The Royal Oak Community Coalition aims to promote, through collaboration, a healthy community: free of substance abuse for youth and those who live in, work in, and visit Royal Oak.
Our first priority is to create engaging prevention programming, giving youth and adults the information necessary to make better choices.
The Royal Oak Community Coalition (ROCC) is a grass-roots 501c3 organization seeking to create sustainable systems that curb illegal access and reduce use of alcohol, nicotine, and other drugs. Substance abuse is a complex social and health problem that requires community wide solutions.
Although the Coalition has experienced significant budget cuts, it is still an essential prevention education leader in the community. We are determined to uphold strong relationships with key community sectors and to remain Royal Oak’s premier prevention resource.
The ROCC is a catalyst for building collaborations, leveraging resources, and providing
technical assistance. We promote social norms and community conditions that help young people thrive while exposing the factors that weaken them.
Working with the community, we achieve measurable and sustainable change! This is overseen by a board whose representatives come from key sectors: law enf
orcement, education, the courts, and the faith community, among others. For 30 years, we have been actively supported by businesses, schools, the health community, and parents in our efforts to educate and advocate our way to a a drug-free community.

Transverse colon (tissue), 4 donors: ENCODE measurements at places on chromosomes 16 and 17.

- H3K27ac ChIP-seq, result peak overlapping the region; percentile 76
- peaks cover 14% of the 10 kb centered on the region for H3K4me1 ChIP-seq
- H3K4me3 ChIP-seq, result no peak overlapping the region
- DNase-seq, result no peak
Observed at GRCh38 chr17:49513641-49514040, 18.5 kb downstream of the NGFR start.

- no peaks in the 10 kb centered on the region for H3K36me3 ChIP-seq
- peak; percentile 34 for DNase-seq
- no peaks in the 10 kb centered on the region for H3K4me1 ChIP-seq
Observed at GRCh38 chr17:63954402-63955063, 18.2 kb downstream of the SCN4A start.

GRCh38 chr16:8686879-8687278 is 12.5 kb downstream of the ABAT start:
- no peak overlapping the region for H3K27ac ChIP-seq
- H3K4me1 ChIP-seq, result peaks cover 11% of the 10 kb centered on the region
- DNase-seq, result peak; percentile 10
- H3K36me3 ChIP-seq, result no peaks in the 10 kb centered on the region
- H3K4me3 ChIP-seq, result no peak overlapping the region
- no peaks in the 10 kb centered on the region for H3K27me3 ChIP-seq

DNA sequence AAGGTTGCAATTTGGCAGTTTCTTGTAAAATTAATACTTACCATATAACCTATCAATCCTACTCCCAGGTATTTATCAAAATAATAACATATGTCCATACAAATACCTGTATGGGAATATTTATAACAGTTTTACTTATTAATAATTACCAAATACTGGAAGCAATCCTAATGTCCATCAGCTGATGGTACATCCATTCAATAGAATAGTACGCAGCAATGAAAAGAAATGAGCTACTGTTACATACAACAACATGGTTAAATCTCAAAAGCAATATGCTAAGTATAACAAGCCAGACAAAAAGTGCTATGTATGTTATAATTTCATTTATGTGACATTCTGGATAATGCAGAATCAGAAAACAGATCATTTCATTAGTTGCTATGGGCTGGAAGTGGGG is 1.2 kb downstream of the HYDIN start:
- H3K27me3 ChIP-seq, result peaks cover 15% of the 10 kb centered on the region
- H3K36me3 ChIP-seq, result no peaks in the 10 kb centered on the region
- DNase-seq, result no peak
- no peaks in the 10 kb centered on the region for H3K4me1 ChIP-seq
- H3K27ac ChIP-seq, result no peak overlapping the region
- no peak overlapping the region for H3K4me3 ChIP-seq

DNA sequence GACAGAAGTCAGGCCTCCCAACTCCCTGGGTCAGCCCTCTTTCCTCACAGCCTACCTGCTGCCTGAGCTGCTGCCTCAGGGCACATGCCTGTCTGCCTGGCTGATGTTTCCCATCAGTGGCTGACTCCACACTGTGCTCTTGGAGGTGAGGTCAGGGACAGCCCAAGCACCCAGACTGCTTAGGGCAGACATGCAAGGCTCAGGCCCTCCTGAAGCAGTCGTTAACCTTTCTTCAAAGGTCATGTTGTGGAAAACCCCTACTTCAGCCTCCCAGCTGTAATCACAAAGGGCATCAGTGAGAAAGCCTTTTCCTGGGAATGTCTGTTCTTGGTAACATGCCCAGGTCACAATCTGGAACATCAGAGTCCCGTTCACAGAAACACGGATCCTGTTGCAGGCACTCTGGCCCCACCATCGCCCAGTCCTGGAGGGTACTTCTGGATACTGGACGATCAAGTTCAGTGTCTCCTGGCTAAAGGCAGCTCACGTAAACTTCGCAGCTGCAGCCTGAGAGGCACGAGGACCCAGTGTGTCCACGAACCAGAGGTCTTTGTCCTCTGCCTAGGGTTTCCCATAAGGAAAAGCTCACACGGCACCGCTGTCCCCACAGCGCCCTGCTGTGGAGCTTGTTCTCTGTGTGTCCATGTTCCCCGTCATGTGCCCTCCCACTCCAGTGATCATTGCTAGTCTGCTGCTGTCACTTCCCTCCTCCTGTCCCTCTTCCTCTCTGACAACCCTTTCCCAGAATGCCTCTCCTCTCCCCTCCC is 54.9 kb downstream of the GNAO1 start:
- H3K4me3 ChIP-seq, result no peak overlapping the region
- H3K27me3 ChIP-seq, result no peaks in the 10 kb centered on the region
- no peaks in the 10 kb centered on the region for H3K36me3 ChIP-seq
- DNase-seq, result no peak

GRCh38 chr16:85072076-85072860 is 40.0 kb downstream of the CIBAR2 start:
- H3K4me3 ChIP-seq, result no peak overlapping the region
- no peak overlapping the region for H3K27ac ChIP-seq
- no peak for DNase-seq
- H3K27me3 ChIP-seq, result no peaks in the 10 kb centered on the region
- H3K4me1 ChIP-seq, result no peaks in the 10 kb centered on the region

Established in 1983, the Royal Oak Community Coalition has grown from humble beginnings as a small group of close-knit volunteers to a dynamic organization serving Royal Oak and beyond. Now licensed by the State of Michigan Department of Community Health, the ROCC receives federal and county funding, and employs part-time staff, independent consultants, project partners and active volunteers, all of whom contribute invaluable time and energy to our cause.
Federal, State and/or County Funding has been provided through the Oakland Community Health Networks’s Office of Substance Use Disorders to support project costs.